Tag: Chang

Humboldt for Chang

Congratulations to Prof. Chang on receiving a Humboldt Fellowship for Experienced Researchers for the 2024-25 academic year! Prof. Chang will use this fellowship to carry out research on multilingual phonetics and phonology at the Institute of Phonetics and Speech Processing in Munich, hosted by Prof. Jonathan Harrington.

Cutler Fellowship for Chang

Prof. Chang has been awarded the inaugural Anne Cutler International Visiting Fellowship. With the support of this fellowship, he will visit the MARCS Institute for Brain, Behaviour and Development in Sydney in Spring 2024, hosted by Dr. Mark Antoniou. Kudos to Prof. Chang!

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Chang & Fraser in LSA Proceedings

A paper entitled “On the auditory identifiability of Asian American identity in speech: The role of listener background, sociolinguistic awareness, and language ideologies” (Chang & Fraser, 2023) has been published in the Proceedings of the Linguistic Society of America. Abstract: The current study examined the auditory identifiability of Asian American ethnoracial identity, including the role of listener […]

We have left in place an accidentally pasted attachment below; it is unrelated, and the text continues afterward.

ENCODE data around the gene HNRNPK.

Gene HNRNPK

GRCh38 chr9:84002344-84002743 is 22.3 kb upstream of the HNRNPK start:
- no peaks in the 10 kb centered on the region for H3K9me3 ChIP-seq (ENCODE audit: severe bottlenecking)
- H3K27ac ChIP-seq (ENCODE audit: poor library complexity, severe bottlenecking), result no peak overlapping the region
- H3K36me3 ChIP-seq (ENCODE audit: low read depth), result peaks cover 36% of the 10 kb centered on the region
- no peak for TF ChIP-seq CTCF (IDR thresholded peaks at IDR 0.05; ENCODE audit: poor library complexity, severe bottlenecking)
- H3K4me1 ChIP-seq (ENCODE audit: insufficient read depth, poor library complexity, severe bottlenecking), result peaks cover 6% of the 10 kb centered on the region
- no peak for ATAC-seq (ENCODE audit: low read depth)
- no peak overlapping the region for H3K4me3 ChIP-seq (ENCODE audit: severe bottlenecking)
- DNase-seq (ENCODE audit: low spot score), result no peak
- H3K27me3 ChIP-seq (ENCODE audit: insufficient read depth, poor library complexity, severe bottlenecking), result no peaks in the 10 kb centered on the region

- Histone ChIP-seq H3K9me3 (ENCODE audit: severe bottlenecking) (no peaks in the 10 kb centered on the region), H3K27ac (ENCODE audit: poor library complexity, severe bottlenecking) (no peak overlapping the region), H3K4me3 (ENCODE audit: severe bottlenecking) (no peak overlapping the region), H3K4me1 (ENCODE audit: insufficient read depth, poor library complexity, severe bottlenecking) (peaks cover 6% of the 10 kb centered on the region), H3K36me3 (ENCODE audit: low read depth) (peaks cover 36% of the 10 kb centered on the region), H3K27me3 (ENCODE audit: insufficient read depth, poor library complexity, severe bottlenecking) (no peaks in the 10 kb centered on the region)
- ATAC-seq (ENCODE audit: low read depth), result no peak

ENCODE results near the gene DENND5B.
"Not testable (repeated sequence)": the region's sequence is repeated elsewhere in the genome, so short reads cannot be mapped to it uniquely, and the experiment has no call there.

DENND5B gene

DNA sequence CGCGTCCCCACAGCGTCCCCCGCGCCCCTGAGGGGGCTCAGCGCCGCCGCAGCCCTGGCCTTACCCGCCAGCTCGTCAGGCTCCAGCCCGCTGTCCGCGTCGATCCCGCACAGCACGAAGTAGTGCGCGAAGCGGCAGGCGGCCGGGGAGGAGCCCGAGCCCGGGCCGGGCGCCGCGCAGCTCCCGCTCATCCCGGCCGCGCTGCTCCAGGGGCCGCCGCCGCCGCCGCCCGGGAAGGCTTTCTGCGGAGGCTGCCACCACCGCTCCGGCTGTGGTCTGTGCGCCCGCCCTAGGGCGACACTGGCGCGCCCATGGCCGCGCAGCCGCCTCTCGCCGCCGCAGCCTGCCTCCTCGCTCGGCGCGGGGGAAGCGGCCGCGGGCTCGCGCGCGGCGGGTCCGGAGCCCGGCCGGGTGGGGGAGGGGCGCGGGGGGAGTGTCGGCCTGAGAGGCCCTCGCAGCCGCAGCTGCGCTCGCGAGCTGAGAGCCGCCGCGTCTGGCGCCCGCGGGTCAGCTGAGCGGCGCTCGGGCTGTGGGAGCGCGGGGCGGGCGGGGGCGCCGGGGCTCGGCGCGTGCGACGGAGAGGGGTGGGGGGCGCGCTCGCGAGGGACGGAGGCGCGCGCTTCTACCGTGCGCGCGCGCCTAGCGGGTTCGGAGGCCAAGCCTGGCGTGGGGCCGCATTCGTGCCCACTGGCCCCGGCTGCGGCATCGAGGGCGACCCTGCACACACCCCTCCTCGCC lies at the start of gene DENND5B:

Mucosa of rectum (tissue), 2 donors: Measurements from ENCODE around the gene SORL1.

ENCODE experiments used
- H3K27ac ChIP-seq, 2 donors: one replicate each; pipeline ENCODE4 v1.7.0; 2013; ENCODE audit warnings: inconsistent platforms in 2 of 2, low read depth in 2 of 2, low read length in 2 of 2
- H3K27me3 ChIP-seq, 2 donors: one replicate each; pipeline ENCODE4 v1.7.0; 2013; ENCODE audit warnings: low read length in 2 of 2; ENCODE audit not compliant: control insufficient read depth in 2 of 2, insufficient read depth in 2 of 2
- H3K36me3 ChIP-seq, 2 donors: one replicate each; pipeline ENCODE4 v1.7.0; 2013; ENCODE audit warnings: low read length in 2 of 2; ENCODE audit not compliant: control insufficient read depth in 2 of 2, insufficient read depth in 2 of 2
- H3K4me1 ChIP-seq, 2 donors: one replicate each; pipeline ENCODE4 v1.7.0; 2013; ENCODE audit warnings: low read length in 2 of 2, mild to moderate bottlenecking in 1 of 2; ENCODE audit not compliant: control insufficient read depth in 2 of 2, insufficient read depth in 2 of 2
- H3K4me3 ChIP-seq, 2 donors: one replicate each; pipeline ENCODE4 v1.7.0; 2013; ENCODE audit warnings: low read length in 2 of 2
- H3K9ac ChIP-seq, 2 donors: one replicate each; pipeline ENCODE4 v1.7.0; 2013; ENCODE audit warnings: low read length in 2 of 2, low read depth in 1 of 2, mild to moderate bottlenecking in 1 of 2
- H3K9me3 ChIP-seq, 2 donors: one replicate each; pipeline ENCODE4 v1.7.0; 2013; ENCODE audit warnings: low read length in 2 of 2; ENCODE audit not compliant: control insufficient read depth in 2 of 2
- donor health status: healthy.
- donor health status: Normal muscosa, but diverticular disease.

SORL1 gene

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Kellogg & Chang in Languages

A paper entitled “Exploring the onset of phonetic drift in voice onset time perception” (Kellogg & Chang, 2023) has been published in the open-access journal Languages. Abstract: Recent exposure to a second or foreign language (FL) can influence production and/or perception in the first language (L1), a phenomenon referred to as phonetic drift. The smallest amount of […]

Chang & Ahn in Languages

A paper entitled “Examining the role of phoneme frequency in first language perceptual attrition” (Chang & Ahn, 2023) has been published in the open-access journal Languages. Abstract: In this paper, we follow up on previous findings concerning first language (L1) perceptual attrition to examine the role of phoneme frequency in influencing variation across L1 contrasts. We hypothesized […]

Chang at UR

Prof. Chang will be in Rochester this week to give a colloquium at the University of Rochester’s Department of Linguistics. The title of his talk is “Intoxication effects on bilingual speech”.